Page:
State health officials continue to urge communities to consider syringe exchange programs as one way to reduce the spread of HIV and hepatitis C among injection drug users, but it once again appears that local officials are uninterested in such a program.
Several months ago, Mayor Scott Long expressed a willingness to open an exchange in Wabash as a preventative measure, but in a recent interview the mayor said he has since changed his mind after learning that exchange kits contain more than just sterile syringes.
“I was kind of ignorant to it,” Long said earlier this month. “I thought you were swapping a syringe for a syringe but when the prosecutor showed me what was included in the kit, I changed my tune. It includes everything for an addict to use except the heroin and a lighter to heat it. That’s what changed my mind.”
The exchanges have been controversial since state officials first authorized their use in 2015, following the worst HIV outbreak in the state’s history.
Residents of Madison County, for example, recently pushed their elected officials to shut down their county’s syringe exchange program. Former Gov. Mike Pence was himself a reluctant supporter, only moving to authorize exchanges after hundreds of Scott County residents tested positive for HIV, 80 percent of whom admitted to injection drug use.
Critics often point to kits themselves, which may include items like rubbing alcohol and rubber bands along with sterile syringes, as an example of why they believe the programs are counter-productive.
Long is now one of those critics, stating that while he is still concerned with the possible spread of HIV and hepatitis C in Wabash, “these kits are not my idea of how to do that.”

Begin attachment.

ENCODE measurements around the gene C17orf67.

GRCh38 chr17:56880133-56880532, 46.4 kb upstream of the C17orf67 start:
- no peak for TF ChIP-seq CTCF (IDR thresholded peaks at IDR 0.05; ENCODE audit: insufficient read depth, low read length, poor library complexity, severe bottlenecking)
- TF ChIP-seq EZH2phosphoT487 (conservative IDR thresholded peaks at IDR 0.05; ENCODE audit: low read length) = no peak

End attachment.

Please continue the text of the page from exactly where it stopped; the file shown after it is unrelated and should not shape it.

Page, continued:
But supporters say these programs are a harm reduction strategy aimed at preventing the spread of communicable diseases and are not a solution to the state’s ongoing injection drug problem.
A study conducted by state health officials and the Centers for Disease Control and Prevention found that the syringe exchange in Scott County did not lead to increased injection drug use among most participants, but that participants did demonstrate safer injection habits after receiving kits.
Those findings were recently clarified by the CDC, which explained in a letter to state health officials last week that study participants in Scott County were injecting multiple times per use because their drug of choice – Opana – was thick, a factor not accounted for when the study’s results were initially released.
The study found that only one of the 56 drug users surveyed increased injection use, while five others reduced or discontinued use and the rest did not significantly change injection habits, according to the revised results.
“The CDC has clearly stated that syringe exchange programs do not increase injection drug use and that access to sterile injection equipment decreases unsafe behaviors that can spread disease like HIV and hepatitis C,” State Health Commissioner Jerome Adams, M.D., M.P.H. said in a statement last week. “It’s important to provide communities considering syringe exchange programs the facts and science about these programs, and this letter does that.”